What Constitutes “Remarriage” to Terminate Maintenance?

remarriage maintenance divorce attorney st louis mo

In Missouri, maintenance terminates on certain conditions, most commonly the death or remarriage of the party receiving maintenance.

In Kunce v. Kunce, the Western District examined what qualifies as “remarriage” under the maintenance statute.

Husband and wife divorced in 2010. The court ordered husband to pay wife $1,800.00 per month in maintenance. After the divorce, wife began dating a new man, Jesse, and eventually she relocated with him to Vermont. Some ten months after her divorce, wife and Jesse filed for a domestic partnership under the laws of Vermont, principally to allow wife to receive health insurance under Jesse’s policy. Six months later, wife and Jesse had a public ceremony to celebrate their relationship, and even took out an ad in the newspaper that labeled the event a wedding. However, they never secured a marriage license and the person officiating had no authority to perform a marriage ceremony.

About a year after the ceremony, husband filed a motion to terminate maintenance on the ground that wife had remarried. At the time of the hearing on the motion, wife and Jesse were no longer a couple. The trial court denied the motion, finding that because the wife never obtained a marriage license and the person officiating had no authority to perform a marriage ceremony, wife never “remarried” under the statute.

Husband appealed to the Western District, pointing to one prior case where a former spouse remarried but had an annulment within several days but the appellate court still terminated maintenance because a remarriage occurred. The Western District distinguished this case, noting that the marriage ceremony was authorized under state law and the parties had procured a marriage license; they simply annulled the marriage afterward because of fraud. For the appellate court, the key prerequisite to “remarriage” is the legitimate procurement of a marriage license. In this case, wife and Jesse never procured a marriage license, and their ceremony, no matter how advertised, was not an authorized wedding ceremony because the person officiating had no ability to perform a wedding ceremony. As a result, husband had to continue paying maintenance.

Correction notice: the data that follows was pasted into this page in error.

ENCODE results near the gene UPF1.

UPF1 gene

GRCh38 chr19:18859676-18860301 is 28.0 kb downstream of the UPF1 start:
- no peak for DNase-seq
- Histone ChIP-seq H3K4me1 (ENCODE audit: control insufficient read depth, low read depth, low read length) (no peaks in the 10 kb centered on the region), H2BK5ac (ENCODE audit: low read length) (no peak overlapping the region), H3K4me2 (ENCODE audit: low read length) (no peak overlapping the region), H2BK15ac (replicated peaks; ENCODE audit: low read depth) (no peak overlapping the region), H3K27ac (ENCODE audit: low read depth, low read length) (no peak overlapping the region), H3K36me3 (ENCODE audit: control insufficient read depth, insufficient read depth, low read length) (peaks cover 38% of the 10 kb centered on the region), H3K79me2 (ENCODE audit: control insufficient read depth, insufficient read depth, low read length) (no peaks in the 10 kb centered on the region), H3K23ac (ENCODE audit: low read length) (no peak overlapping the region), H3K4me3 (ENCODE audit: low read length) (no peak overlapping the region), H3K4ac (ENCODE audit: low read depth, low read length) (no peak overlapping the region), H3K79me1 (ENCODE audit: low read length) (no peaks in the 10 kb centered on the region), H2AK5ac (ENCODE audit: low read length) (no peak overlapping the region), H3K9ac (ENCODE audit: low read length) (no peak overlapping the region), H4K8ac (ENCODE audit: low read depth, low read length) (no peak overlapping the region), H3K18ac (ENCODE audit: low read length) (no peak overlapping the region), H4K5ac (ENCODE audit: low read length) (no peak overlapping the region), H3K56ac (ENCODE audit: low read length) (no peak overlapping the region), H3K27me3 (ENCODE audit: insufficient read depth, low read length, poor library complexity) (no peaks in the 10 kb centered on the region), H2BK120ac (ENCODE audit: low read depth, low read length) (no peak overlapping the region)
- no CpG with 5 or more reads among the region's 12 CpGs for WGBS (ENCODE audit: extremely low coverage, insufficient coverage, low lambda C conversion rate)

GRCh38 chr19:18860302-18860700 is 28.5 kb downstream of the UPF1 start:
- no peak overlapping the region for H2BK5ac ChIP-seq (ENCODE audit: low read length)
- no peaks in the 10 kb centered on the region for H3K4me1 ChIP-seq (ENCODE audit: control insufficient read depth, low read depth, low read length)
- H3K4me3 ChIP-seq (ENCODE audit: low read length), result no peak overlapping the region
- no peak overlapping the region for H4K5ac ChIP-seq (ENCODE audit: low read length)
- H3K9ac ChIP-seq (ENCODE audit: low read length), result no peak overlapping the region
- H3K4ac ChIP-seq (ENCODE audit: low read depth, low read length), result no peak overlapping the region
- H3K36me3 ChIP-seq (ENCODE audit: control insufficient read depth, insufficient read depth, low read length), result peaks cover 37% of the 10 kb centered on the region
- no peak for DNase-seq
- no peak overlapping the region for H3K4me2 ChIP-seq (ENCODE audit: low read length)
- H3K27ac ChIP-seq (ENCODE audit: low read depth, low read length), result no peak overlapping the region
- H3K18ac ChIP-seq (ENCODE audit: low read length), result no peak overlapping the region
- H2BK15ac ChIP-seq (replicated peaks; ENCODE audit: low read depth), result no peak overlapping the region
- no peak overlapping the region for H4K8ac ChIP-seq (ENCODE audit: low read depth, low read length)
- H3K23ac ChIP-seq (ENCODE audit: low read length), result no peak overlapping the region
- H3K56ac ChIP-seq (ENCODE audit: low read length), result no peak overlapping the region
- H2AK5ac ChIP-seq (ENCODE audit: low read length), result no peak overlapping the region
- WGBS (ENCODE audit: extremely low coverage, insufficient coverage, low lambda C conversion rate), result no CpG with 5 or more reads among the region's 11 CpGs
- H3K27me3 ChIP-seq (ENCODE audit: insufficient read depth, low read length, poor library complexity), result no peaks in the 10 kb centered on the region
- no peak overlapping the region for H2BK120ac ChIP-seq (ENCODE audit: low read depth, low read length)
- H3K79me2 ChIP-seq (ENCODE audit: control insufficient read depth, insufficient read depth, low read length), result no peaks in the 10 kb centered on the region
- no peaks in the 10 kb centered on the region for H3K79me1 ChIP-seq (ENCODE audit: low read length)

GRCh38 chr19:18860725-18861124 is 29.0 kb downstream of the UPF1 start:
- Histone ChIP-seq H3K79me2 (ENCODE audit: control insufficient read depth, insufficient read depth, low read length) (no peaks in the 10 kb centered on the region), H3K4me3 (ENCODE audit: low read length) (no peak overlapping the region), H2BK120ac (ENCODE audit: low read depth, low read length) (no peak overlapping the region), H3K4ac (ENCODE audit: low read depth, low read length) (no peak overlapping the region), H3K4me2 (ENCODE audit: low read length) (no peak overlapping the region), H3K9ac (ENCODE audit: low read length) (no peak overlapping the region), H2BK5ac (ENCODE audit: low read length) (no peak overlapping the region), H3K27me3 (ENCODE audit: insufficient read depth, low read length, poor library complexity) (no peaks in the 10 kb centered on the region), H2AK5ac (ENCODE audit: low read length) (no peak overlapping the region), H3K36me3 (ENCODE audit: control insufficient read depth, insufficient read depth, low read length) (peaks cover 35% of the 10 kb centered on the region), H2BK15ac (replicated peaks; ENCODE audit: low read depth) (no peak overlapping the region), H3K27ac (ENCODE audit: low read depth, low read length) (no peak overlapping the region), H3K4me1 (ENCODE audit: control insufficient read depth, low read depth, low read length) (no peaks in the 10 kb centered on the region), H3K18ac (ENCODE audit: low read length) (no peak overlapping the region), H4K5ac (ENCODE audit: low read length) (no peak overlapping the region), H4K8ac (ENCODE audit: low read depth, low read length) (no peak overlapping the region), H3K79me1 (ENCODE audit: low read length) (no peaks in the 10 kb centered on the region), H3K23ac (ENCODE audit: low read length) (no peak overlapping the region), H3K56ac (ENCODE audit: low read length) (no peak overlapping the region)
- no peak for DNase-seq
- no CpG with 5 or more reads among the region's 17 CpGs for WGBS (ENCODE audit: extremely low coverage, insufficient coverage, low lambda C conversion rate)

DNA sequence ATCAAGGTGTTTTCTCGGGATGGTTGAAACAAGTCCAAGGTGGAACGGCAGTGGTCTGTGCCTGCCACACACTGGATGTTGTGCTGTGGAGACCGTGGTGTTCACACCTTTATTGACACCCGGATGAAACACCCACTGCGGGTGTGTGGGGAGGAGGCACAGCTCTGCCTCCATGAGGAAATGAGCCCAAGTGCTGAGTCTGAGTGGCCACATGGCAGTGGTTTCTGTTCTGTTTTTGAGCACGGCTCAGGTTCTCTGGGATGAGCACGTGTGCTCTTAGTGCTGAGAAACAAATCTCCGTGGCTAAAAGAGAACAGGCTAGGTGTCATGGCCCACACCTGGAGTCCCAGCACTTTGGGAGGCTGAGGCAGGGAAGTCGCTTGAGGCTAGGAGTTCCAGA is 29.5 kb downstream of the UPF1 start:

This case highlights an issue that frustrates some spouses paying maintenance, namely, that a former spouse can live as a married person and receive all of the financial benefits but not get a marriage license and therefore continue to receive maintenance – even though the purpose of maintenance is a temporary stopgap on the road to self-sufficiency. When a former spouse moves on and moves in with a new person and shares a life and expenses together, why should maintenance continue?

This question has two answers. First, marriage is a legal act that obligates both spouses to duties of support to the other during marriage and possibly after divorce. A second marriage frees the support obligation of the spouse from the first marriage. While this seems like a strange legal fiction, (a) it is the law and (b) it makes sense in having a clear line of shift of support. Also, Missouri does not recognize common law marriage, where a couple holds itself as a married unit without an actual marriage license. But the second part of the answer to the question provides an avenue of relief – if the spouse paying maintenance can show that the new living arrangement of the former spouse is a cohabitation and intermingling of income and assets and expenses so that the new companion is essentially a new source of income that reduces the former spouses expenses, these changes in circumstances could support a reduction or even a termination of maintenance.

A final reminder: maintenance is not meant as a lifetime of support, but only a temporary compensation for a former spouse’s inability to become self-sufficient due to the nature of the marriage. At a certain point, the law will impose an expectation that the former spouse become self-sufficient and reduce maintenance (unless the former spouse lacks the capacity, due to illness or disability, to become self-sufficient).

If you have questions about maintenance, contact us – we can help.